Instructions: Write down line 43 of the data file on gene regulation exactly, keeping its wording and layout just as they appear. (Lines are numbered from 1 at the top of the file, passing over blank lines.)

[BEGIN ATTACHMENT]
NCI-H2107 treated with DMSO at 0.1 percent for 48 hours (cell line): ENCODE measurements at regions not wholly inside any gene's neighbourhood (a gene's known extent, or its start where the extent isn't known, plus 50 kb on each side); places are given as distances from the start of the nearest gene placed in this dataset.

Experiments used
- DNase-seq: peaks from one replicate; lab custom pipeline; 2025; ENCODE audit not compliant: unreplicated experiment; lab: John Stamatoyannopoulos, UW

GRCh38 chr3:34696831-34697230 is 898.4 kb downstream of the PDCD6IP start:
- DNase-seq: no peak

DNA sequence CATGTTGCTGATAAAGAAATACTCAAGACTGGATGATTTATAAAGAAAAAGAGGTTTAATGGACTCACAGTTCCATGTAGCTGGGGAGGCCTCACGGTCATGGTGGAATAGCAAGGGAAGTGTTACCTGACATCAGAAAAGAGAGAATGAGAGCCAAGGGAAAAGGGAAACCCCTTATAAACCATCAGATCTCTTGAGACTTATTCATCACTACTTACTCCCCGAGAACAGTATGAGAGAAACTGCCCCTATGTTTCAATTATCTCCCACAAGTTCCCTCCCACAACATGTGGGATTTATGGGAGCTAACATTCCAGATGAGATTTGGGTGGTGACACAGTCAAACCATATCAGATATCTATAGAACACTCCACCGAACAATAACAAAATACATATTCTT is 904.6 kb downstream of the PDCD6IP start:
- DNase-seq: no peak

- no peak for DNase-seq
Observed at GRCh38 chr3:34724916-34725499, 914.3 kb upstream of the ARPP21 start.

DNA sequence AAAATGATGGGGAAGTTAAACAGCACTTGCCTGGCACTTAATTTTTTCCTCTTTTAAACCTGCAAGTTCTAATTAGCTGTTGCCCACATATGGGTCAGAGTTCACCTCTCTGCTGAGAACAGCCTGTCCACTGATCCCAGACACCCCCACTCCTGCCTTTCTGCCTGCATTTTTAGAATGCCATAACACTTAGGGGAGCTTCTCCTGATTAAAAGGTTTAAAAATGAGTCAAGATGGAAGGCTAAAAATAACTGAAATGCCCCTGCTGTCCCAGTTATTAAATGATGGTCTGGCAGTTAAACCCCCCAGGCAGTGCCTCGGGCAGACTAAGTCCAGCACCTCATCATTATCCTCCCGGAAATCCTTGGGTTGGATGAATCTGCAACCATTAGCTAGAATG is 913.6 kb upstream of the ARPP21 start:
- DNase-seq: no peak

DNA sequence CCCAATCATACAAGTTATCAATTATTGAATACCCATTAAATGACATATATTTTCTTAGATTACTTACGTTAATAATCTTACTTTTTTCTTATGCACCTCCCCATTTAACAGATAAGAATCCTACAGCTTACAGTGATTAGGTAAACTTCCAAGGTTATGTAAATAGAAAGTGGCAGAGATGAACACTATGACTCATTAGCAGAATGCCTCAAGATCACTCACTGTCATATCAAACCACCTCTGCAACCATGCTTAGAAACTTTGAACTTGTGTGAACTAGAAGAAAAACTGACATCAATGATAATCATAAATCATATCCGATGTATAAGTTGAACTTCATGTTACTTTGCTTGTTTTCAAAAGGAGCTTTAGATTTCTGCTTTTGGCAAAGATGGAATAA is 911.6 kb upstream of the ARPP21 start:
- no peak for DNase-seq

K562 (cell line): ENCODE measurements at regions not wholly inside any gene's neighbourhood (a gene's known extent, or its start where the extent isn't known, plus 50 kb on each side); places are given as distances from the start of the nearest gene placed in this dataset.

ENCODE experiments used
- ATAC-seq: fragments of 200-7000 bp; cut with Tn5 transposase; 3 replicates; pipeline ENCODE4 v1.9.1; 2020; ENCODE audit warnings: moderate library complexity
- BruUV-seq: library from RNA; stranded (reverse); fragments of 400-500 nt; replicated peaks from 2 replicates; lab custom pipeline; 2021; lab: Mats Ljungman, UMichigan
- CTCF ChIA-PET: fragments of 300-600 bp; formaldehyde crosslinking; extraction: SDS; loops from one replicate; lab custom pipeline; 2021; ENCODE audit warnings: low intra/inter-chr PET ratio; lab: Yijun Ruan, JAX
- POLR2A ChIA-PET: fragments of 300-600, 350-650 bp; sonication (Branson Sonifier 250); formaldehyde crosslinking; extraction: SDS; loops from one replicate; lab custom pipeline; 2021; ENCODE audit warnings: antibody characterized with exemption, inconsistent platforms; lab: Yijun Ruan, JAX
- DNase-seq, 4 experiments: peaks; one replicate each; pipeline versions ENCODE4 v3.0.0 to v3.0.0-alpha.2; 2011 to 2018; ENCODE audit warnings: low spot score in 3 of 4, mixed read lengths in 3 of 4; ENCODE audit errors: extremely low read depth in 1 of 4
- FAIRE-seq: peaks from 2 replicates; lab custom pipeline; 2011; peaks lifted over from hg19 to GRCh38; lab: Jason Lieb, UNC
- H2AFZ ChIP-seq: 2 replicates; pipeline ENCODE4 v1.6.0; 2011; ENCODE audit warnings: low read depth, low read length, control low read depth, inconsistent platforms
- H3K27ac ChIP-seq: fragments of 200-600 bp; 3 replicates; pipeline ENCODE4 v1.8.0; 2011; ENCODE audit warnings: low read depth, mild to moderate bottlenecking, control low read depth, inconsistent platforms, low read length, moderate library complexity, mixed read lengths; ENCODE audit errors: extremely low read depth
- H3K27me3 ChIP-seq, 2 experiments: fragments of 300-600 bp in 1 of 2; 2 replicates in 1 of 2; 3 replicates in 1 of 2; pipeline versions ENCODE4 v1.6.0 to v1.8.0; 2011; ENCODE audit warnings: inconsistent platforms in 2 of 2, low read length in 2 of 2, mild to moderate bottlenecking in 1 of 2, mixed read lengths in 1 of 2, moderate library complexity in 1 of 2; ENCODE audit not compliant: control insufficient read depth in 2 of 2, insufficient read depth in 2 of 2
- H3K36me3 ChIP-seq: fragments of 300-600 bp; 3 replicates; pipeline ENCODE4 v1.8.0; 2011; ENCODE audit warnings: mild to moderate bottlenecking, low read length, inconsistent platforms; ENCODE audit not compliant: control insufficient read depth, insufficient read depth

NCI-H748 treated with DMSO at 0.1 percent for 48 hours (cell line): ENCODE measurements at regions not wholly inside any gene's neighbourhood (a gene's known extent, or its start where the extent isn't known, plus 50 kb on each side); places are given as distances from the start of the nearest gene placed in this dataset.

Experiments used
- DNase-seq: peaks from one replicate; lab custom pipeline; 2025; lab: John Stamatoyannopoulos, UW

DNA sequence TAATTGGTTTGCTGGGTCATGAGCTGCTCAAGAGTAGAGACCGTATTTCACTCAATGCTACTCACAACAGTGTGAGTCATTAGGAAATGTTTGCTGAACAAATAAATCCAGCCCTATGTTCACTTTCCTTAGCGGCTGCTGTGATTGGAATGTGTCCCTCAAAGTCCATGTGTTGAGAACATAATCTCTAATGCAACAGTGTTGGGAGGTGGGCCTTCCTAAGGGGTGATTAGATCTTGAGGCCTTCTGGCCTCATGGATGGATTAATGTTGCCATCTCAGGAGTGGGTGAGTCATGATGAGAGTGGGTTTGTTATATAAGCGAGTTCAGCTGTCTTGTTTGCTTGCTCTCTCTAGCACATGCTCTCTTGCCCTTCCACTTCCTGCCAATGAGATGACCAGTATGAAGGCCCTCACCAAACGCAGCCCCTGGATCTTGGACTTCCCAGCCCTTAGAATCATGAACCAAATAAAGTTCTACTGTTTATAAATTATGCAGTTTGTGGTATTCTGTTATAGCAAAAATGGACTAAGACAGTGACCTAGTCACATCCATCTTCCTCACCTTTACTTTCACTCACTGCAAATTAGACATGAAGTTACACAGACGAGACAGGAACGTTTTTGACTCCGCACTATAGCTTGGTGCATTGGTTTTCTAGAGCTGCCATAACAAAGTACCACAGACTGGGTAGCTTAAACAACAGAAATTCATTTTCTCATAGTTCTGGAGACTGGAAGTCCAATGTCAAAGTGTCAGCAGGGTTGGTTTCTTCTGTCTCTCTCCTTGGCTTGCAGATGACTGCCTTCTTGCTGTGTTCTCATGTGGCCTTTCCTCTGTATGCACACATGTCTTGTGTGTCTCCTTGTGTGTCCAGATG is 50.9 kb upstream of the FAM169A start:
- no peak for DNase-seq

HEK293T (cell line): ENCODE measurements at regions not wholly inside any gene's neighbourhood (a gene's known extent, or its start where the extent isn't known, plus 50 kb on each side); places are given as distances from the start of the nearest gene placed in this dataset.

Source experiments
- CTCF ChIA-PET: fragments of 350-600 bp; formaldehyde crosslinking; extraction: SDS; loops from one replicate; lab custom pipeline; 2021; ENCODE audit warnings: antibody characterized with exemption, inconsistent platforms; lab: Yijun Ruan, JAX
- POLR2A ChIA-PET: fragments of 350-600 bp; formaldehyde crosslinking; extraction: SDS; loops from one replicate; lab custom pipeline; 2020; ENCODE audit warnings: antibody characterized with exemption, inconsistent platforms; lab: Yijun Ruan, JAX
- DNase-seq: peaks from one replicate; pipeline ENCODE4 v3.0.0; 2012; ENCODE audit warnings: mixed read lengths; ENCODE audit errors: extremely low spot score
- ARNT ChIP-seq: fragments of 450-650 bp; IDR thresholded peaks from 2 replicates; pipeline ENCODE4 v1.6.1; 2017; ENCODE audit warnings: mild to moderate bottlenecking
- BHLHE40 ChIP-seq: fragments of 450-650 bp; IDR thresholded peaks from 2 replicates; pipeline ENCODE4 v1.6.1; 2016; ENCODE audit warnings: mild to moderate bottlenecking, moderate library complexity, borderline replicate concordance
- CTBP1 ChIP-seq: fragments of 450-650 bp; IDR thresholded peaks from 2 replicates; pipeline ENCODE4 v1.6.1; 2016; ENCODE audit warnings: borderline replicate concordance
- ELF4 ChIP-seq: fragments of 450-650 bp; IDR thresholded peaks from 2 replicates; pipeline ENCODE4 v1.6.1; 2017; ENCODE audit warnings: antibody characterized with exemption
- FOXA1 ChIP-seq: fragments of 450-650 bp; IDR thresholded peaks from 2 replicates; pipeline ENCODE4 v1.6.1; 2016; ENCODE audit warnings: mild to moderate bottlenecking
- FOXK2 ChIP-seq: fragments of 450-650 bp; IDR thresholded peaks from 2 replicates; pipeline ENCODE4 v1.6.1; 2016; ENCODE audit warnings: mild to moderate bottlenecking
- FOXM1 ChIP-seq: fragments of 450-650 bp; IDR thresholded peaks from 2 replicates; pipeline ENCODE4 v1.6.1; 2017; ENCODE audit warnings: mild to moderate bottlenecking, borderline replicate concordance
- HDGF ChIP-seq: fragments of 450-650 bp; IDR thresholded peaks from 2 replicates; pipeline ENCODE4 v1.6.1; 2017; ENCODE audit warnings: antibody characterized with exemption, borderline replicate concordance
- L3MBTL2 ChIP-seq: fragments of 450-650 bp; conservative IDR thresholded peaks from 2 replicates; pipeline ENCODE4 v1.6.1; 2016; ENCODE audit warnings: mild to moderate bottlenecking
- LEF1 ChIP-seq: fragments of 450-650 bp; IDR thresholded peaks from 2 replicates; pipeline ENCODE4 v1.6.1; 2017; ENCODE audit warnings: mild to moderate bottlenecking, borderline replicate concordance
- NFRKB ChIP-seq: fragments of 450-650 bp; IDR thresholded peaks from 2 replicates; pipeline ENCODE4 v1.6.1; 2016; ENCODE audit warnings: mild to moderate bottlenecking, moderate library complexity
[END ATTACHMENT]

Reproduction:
- HDGF ChIP-seq: fragments of 450-650 bp; IDR thresholded peaks from 2 replicates; pipeline ENCODE4 v1.6.1; 2017; ENCODE audit warnings: antibody characterized with exemption, borderline replicate concordance